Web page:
College counselors say they can help your kids get into college—but what do you need to know about college counselors? Ask these questions and find out.
1. What can you do that I can’t?
Good counselors know about schools you don’t. “All the folks in my office have worked in college admissions offices,” says Carol Wasden, director of college counseling at Dallas’ Hockaday School for girls. “Your child is a high school senior. There are more options out there than she knows.”
2. How important are the SATs?
The influence of rankings that factor in SAT scores have given the test staying power. “Colleges know their mean score” and would prefer that their admitted students don’t lower it, notes Bev Taylor, a New York consultant. But there is a limit to the SAT’s importance. “SAT scores can keep you out,” says Beth Slattery, upper school dean at the Harvard-Westlake School in L.A., but “they will never be the thing that gets you into a highly selective school.”
3. Should I contribute to the college to which my child is applying?
“For a gift to make a difference, the family must have a relationship with that institution—a parent who’s an alum, for instance,” Slattery says. And don’t wait till your kid’s senior year to write a check. “Start when they’re in middle or even elementary school,” says Taylor. If it’s already the 11th hour, the gift needs to be big—say, $10 million—and even that isn’t a guarantee. But will your child thrive at a college he couldn’t otherwise get into?
4. My child was suspended from high school—will that affect his chances of getting into college?
“A single blip on an otherwise great school career shouldn’t keep a kid out,” says Slattery, “but a pattern of disciplinary issues will.” The more selective the college, the greater the impact. “When a school is admitting 20 percent or less of its applicants,” says Rick Hazelton, director of college advising for the Lakeville, Ct. Hotchkiss School, “they are looking for reasons to reject.”
5. What question should applicants ask their college of choice, but rarely do?
What is its retention rate? If fewer than 90 percent of accepted students graduate, ask why. “Retention rate is a barometer of the strength of the school,” Hazelton says.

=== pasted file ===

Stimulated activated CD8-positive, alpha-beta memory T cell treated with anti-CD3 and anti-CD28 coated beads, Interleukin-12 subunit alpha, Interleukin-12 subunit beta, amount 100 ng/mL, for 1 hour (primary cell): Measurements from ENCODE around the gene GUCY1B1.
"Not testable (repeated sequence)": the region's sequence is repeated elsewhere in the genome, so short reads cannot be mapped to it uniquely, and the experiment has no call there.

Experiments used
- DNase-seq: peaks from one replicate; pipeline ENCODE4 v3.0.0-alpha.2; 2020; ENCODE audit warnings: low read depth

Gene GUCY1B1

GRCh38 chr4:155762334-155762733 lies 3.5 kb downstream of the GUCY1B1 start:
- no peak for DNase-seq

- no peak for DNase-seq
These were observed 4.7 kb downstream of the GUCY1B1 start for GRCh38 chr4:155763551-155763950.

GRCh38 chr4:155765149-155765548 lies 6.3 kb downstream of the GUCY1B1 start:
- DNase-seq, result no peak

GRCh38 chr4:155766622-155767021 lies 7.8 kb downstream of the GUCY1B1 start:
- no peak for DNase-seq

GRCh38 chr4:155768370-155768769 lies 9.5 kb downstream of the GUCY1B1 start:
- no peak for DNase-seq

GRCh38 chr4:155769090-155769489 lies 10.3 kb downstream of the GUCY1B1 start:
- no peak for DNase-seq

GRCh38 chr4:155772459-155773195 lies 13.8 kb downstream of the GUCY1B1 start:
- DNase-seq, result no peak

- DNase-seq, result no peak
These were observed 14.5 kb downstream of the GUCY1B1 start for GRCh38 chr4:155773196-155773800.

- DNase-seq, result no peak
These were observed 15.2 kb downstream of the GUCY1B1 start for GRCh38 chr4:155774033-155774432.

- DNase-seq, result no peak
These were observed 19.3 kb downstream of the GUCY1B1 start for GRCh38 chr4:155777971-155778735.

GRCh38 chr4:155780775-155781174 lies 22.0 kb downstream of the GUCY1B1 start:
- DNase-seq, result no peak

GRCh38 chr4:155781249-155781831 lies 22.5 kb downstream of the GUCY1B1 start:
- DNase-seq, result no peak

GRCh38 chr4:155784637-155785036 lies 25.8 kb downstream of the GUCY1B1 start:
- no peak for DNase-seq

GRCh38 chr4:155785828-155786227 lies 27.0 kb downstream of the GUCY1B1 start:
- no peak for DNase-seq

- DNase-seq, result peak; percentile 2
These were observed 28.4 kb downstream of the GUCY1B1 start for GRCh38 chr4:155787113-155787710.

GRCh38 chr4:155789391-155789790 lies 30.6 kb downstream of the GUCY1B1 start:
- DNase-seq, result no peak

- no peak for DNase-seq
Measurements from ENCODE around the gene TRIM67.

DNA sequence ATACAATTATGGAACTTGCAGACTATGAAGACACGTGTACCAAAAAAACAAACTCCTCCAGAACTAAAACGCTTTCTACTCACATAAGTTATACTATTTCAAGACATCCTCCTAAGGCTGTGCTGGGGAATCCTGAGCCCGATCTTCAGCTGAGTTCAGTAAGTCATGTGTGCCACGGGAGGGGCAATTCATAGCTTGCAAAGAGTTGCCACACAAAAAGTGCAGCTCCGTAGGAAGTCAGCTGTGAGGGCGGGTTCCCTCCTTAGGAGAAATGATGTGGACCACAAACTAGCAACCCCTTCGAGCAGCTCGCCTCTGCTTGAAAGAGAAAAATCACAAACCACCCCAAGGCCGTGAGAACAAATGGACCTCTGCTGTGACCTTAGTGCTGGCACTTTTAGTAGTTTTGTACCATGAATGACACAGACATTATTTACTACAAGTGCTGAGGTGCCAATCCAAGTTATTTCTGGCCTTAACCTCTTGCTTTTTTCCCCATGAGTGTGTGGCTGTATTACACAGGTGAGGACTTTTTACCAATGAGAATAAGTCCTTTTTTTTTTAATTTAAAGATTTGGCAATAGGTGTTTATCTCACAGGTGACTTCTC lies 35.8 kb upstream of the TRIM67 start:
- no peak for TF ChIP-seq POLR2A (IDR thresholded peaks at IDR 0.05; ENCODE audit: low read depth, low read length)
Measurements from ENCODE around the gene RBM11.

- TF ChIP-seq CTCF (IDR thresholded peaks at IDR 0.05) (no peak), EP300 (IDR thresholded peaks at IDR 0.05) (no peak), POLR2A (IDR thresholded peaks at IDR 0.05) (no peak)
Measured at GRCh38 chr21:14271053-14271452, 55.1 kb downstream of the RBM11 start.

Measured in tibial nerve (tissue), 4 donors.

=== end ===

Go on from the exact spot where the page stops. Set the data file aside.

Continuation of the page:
6. How should my child spend his summers?
Dazzling admissions directors is harder than ever, and working abroad or in a research lab is practically commonplace among students with means. “There are lots of kids from schools like Harvard-Westlake who do that,” Slattery says. How to stand apart? “Get a job.”
7. What are easy application mistakes to avoid?
While writing his essay, your child should never over-explain poor grades on his transcript. “They already know that you got a C in algebra—all you’re doing is turning their attention back to it,” says Hazelton.
8. Can I hurt my child’s chances of getting in?
Yes, if you come off as more interested in a school than the student is.
9. I have influential friends. Should I have them write letters of recommendation?
For a recommendation to carry weight, your child should have a personal relationship with its writer. And don’t inundate the school—it looks desperate. “Fewer letters, but of great quality, is much better than overwhelming an admissions office with paper,” says Hazelton.
10. Should I hire an independent college counselor?
High school college counselors are a good resource, but they may have responsibility for hundreds of applicants. “An independent coach will be able to work with a student on all aspects of their application, from revising essays to exam preparation,” says Bev Taylor.
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